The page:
The habit/arrogance is the sitzfleisch.  I believe it emerges from two different though complementary sources.  One is an emotional need to contribute intellectually.  When our dog, Ginger, sees something that commands her attention in the back yard, she gets very excited, starts barking, begins to rise up on her hind legs, and then claws at the sliding door, offering up a strong signal that she wants to be let outside.  I'm kind of the same way when a topic grabs me, though perhaps not quite so demonstrative.  The other source is repeated practice at doing this sort of thing.  I don't know what Langer would say now about the work of Anders Ericsson and his colleagues regarding deliberate practice.  To me, the question at hand is whether sitzfleish of an intellectual sort emerges from deliberate practice with mindful learning.  I saw nothing about that in what I've read in Langer's book.  I believe it is true, but it is likely a hypothesis that will defy measurement for some time to come.  I would like to see Langer speculate about it.  But she seems content to stick with only those hypotheses where she can perform the experiment.

Ericsson and his colleagues write about the difficulties of persisting with the practice regime.  They make several points on that about how to encourage persistence.  One is that the practice needs to be situated to the current performance level.  If it doesn't push the performer, the performer will become bored with it.  If it expects too much of a step up, it will discourage the performer who will implicitly regard the goal as impossible.  This sort of practice seems quite different from the drill we associate with rote learning.  Langer is against drill of that sort and I am too.  Much of what Ericsson and his colleagues focus on regards one-on-one coaching between the coach and the performer.  This is how the practice becomes individualized.  In the classroom, one-on-one coaching is not realistic.  If only one-on-many coaching is possible, can it possibly achieve the requisite goals?  This makes for a challenge.  It is one real reason whey I see the necessity of the PLA in conjunction with the classroom learning.  The individual student needs the self-direction as well as the one-on-many coaching to make progress.  The teacher needs to know that the student has some self-direction as a learner and based on that is bringing something to the table.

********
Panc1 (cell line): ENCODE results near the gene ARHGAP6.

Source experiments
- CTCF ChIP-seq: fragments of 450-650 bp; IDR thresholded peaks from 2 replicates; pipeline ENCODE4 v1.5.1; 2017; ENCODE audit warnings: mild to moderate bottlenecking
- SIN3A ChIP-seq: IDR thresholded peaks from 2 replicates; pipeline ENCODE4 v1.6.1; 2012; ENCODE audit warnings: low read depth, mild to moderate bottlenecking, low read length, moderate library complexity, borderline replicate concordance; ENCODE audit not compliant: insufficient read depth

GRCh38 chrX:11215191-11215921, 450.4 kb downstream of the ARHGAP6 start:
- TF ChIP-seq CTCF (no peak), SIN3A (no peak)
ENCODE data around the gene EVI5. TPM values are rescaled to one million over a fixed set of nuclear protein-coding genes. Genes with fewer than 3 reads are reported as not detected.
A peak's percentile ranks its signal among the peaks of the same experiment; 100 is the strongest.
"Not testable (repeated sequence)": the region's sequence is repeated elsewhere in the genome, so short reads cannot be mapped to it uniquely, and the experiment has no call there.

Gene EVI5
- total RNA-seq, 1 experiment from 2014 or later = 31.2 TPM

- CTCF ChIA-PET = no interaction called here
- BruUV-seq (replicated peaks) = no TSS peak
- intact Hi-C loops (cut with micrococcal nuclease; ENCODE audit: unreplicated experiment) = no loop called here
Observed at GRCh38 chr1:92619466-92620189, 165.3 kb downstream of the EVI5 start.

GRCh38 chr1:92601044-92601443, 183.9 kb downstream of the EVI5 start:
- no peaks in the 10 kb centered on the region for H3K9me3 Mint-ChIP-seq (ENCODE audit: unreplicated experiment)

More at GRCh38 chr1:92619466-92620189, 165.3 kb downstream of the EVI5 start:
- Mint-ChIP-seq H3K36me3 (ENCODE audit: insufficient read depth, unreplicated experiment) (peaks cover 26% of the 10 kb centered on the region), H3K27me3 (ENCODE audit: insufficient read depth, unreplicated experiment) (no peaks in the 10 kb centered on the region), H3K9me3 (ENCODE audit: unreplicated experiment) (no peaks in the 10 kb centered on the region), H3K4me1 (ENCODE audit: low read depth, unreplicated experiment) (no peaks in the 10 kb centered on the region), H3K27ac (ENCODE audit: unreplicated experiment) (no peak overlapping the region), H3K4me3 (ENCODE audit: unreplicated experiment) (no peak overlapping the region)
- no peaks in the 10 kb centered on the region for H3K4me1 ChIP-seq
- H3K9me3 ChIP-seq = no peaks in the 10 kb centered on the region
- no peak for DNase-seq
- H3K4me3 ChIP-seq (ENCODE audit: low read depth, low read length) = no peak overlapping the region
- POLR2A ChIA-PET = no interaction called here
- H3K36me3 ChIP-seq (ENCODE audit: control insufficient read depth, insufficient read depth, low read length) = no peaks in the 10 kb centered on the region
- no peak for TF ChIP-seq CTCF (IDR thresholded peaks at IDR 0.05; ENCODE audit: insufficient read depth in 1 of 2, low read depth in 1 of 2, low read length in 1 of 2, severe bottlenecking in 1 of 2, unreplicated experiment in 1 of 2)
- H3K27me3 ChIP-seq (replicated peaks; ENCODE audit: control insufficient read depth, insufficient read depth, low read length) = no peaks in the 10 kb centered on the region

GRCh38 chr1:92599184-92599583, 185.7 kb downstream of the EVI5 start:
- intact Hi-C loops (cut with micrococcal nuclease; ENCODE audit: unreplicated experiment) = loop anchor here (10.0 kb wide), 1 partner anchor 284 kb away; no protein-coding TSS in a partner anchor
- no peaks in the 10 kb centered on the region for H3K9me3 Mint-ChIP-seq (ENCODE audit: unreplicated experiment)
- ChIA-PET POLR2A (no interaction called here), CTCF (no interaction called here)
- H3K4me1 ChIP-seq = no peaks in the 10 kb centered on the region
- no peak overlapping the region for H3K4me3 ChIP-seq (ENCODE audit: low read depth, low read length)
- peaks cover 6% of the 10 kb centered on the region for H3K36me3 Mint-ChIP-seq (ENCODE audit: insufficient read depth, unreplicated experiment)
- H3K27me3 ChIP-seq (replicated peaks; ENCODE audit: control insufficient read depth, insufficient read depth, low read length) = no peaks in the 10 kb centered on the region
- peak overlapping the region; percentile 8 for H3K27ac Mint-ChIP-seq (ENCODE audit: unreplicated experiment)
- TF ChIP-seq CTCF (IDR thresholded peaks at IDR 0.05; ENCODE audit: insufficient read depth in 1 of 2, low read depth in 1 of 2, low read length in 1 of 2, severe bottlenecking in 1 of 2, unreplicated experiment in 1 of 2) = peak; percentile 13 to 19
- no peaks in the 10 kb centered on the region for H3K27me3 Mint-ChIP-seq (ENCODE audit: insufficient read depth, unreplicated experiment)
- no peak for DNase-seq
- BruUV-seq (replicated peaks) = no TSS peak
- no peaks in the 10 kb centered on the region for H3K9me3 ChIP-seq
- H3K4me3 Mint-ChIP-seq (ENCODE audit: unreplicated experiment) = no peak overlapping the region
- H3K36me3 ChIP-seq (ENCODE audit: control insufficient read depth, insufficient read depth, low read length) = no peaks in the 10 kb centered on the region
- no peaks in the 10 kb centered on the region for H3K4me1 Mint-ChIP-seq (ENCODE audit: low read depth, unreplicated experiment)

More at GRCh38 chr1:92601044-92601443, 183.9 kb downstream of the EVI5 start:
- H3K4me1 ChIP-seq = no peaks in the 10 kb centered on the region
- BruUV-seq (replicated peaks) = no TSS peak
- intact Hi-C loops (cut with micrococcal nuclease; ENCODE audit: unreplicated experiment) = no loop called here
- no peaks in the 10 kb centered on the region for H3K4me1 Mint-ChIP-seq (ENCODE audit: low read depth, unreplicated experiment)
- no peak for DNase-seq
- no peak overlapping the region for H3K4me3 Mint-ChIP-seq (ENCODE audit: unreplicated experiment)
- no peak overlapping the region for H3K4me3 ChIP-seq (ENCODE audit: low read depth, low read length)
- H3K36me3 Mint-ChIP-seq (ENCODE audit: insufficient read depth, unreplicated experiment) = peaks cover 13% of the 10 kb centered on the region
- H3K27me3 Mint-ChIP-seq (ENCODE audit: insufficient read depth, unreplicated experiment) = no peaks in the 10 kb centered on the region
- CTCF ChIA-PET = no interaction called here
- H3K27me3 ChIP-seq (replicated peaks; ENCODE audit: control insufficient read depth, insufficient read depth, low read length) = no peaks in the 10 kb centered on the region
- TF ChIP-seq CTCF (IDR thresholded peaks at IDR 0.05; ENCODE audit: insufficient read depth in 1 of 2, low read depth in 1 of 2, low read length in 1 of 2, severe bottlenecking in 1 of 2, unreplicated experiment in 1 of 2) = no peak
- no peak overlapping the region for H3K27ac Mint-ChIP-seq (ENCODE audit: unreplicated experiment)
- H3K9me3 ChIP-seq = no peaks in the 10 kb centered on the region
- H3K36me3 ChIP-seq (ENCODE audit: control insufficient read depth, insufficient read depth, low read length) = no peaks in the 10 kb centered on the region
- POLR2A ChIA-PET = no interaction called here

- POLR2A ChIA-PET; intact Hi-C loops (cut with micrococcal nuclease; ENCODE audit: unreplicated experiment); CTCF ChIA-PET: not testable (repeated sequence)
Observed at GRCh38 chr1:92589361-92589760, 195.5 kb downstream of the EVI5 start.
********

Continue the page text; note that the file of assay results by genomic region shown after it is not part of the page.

Another point Ericsson and colleagues make is that practice can't happen day and night.  It happens for a limited time on a daily basis, perhaps an hour or so only, maybe only a half hour per day.  If you run a marathon as if it is a sprint, you will not finish the race.  Burnout among high performers is fairly common.   For me, there is a tension with not letting go of an idea I've glommed onto and being always on and therefore burning out, a common affliction with my learning technologist friends (and with me when I was one full time).   On this one, however, I think the parallel with concert musicians or world-class athletes regarding practice is inexact.   The best I've been able to achieve for myself in doing the blog posting is periods of rather intense concentration where I seem to be making good progress, other periods where I'm stuck but haven't abandoned the idea and if nothing else is obligating me then returning to the idea, and complete veg-out periods where I'm awake but for all practical purposes it's mindless activities I'm after so am definitely not thinking about a possible blog post.  (I still teach and am in fact teaching a new preparation this semester, so am putting a fair amount of time into that.  Some of that serves as a substitute for the intellectual joy I get from writing my posts here.  In talking about my sine wave regarding intensity of effort on the blog, I'm abstracting from my teaching time as well as from other more mundane tasks I do.)    Unlike writing a novel, where for the next day of writing your 300 words you already know today the general subject matter, I let different things come to me, usually out of something I've read that day.